Despite the global moratorium on commercial whaling that began in 1986, Japan continues to kill thousands of whales under the guise of “research.”
“Japan claims it’s necessary research, important for the management of whaling,” says Phillip Clapham of NOAA’s National Marine Mammal Laboratory in Seattle. “Many of us believe it is simply a convenient way around the moratorium.”
“There's very little the Japanese are doing that is of direct relevance to the management of whales,” Clapham argues. “Even if it is, nowadays there are many non-lethal techniques that are as good, or in many cases better, than killing a whale to study it.”
Since 1987, Japan has killed more than 14,000 whales under a program run by the Tokyo-based Institute of Cetacean Research (ICR). “The ICR is funded by government subsidies and by the sale of the meat in Japanese markets,” Clapham says, “So there is a very strong incentive to continue whaling — because, essentially, if whaling stops, then that institution goes out of business.”
The ICR program exists in two places: the Antarctic, and the North Pacific. Clapham says the program primarily targets the minke whale, the smallest of the so-called “large whales.” In the North Pacific, larger whales are being taken, including Sperm whales, Brutus whales and Sei whales.
In 2010, Australia and New Zealand took Japan to the International Court of Justice, claiming Japan’s whaling program was not for the purposes of scientific research. Clapham says the court looked at a number of factors: the scale of the Japanese catch in the Antarctic; the way that they calculated the sample sizes; the number of animals they've killed relative to the sample size; the research publication record and how well they had coordinated with other research programs.
The court concluded that Japan’s program was not for the purpose of scientific research and that it violated Article VIII of the Whaling Convention. It ordered Japan to cancel and revoke any permits for the Antarctic program and not to issue any more. The ruling did not affect the North Pacific program. The International Whaling Commission was optimistic that Japan would abide by the ruling and end its Antarctic program — and perhaps even extend the stoppage to the North Pacific. “But as we've seen in subsequent months, none of that has happened,” Clapham says.
“They continued the North Pacific program this summer, albeit with a somewhat smaller catch, and they've announced their intention to submit a new proposal to the Whaling Commission,” Clapham says. “And no matter what criticism they get of that proposal, they will say that it is in keeping with the ICJ judgment and start whaling again starting in Antarctica in late 2015.”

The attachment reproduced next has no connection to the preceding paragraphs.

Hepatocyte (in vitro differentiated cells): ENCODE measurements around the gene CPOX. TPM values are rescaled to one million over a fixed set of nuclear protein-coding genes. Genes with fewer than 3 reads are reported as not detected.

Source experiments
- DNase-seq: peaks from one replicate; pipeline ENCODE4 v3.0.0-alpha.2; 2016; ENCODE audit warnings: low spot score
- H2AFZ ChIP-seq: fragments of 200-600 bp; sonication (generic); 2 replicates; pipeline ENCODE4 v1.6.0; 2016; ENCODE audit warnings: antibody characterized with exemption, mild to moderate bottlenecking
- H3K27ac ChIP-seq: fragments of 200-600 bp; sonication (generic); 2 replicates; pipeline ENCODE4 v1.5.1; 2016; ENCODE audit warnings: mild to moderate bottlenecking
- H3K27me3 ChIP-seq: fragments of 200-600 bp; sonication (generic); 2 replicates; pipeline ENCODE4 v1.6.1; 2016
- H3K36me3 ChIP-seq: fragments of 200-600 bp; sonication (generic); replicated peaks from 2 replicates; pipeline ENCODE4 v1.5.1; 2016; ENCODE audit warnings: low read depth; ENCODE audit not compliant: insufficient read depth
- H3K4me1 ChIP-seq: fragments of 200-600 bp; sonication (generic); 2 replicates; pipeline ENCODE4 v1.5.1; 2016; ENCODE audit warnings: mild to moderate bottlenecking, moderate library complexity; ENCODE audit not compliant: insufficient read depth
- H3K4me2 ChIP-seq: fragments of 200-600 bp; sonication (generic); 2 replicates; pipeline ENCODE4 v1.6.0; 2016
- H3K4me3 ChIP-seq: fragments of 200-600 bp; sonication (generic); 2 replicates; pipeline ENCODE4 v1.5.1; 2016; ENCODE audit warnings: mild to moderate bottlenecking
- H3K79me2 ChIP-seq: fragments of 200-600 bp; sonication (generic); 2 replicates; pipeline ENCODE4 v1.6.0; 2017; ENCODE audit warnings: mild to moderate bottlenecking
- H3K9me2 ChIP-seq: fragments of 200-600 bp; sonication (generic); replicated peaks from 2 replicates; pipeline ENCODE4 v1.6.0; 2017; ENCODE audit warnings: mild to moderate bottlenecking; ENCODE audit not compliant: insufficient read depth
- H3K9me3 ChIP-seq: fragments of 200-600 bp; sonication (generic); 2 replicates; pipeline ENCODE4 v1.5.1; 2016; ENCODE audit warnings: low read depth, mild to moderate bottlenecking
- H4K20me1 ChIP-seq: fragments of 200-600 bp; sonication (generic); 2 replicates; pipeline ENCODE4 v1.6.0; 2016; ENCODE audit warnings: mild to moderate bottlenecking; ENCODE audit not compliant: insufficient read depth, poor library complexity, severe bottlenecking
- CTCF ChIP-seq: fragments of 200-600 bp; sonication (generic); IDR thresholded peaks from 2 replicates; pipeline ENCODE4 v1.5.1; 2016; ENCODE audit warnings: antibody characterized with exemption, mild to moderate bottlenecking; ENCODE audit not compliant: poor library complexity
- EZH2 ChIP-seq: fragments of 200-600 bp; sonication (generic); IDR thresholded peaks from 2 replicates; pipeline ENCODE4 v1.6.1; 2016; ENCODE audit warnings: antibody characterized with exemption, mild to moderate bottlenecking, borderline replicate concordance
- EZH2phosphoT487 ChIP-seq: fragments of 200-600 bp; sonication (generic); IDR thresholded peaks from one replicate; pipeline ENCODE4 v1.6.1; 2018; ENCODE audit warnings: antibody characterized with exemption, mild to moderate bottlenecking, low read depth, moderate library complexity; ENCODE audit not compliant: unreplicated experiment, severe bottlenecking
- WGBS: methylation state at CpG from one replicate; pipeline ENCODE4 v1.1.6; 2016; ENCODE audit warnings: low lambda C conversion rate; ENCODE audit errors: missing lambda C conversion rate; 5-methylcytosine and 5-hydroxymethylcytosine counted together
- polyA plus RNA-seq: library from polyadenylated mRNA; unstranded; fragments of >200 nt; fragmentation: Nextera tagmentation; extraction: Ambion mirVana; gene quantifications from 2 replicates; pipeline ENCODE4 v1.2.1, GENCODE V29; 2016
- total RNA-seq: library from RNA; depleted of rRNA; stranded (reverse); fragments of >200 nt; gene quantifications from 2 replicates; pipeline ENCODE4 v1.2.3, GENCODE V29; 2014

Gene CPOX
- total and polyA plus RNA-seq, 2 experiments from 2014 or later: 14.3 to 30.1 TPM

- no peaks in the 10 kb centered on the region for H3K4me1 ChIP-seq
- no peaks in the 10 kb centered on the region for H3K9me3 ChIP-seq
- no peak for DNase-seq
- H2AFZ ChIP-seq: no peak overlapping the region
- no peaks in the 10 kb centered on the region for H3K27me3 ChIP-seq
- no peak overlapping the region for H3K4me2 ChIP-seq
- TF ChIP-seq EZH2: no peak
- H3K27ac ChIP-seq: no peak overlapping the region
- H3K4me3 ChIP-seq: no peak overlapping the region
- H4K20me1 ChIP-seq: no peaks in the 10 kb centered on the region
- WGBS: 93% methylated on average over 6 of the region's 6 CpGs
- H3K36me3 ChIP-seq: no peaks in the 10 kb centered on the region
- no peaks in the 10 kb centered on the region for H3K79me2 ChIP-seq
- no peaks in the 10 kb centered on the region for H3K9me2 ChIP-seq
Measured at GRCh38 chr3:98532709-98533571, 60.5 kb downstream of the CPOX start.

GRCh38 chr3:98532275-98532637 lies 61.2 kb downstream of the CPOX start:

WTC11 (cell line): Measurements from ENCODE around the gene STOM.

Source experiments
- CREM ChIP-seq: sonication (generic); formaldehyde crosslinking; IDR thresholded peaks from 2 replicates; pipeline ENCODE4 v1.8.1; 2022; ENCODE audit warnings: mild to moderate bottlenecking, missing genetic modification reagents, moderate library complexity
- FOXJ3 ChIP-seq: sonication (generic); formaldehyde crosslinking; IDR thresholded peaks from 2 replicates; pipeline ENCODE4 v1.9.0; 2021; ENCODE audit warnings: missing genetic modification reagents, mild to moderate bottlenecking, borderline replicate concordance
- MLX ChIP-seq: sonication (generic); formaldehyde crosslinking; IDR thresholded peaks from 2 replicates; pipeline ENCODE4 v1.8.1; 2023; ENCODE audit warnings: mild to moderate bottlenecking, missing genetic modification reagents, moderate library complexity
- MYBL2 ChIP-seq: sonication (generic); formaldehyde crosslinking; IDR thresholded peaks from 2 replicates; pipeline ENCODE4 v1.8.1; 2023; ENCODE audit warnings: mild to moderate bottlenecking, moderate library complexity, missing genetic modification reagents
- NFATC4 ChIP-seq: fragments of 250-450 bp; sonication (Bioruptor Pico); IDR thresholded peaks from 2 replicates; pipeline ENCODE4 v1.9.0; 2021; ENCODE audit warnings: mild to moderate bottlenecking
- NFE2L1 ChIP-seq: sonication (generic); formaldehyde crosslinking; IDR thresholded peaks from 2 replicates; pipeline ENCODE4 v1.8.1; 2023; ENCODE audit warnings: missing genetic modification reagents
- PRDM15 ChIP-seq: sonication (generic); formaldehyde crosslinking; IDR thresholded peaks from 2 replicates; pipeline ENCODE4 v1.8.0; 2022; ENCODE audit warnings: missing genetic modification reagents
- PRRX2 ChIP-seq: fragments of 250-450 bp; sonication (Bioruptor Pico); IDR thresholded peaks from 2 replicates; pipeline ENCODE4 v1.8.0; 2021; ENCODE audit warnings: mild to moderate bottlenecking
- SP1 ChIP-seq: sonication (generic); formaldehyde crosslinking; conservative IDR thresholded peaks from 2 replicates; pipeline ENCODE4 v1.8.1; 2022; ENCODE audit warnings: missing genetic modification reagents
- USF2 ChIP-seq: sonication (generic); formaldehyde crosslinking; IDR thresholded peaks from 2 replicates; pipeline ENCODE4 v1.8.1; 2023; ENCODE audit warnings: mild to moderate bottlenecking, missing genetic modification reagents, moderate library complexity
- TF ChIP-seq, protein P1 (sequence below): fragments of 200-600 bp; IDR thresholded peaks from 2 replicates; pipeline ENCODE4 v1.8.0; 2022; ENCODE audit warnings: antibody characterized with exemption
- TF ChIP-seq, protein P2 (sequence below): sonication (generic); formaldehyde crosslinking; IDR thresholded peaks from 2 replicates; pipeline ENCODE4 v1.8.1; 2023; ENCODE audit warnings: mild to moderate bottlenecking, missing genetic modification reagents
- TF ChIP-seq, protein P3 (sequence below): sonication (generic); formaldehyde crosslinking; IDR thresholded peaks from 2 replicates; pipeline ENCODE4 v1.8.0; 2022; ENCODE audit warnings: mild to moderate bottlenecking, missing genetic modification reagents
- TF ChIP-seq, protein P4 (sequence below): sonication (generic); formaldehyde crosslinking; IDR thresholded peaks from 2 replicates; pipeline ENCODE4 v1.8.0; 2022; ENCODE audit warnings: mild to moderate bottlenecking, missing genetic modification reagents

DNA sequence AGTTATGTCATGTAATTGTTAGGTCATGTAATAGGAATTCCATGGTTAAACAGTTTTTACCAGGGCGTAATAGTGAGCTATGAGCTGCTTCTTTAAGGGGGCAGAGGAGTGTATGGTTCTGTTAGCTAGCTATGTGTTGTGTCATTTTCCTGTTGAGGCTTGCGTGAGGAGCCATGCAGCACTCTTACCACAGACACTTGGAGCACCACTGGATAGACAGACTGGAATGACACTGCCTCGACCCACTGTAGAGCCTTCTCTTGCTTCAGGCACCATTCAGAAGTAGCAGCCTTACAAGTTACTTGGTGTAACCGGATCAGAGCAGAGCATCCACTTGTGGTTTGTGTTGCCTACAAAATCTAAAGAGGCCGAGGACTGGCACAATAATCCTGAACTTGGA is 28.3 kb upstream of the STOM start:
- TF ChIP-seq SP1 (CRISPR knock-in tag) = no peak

Clapham believes Japan regards the whaling moratorium as a slippery slope. If they give in on whaling, then perhaps they are going to have to give in on other fisheries issues too, and fish is a major part of Japanese culture. “Japan is a huge consumer of seafood,” Clapham says, “and I think they’re really concerned that if they give in on whaling, then Bluefin tuna or something else they depend upon may be next.”
The Japanese also argue that they must limit the number of whales because whales eat fish the country relies on. “That’s a ridiculous argument,” Clapham says. “First of all, many of the big whales don't eat fish at all. In fact, the largest biomass of the world's baleen whales live in the Southern Hemisphere, and they consume primarily krill.”
Moreover, current whale populations are a fraction of their levels in pre-whaling times and back then commercial fish populations were larger and much healthier than they are today, Clapham says. Human overfishing is the cause of the precipitous decline of commercial fish stocks worldwide, not whales.
“In fact,” he says, “recent studies have suggested that, to put it bluntly, through defecation whales contribute invaluable nutrients in large quantities to the marine environment, and in doing so stimulate primary production, which is the base of the whole food chain.”
The good news is, despite Japan’s whaling practices, many whale species are starting to recover now, Clapham says. “Humpback whales, for example, have come back remarkably well in most places. There are an estimated 20,000 in the North Pacific right now, and probably around 10,000 to 15,000 in the North Atlantic.”
“They seem to be doing very well without human interference,” Clapham says. “They're very resilient.”
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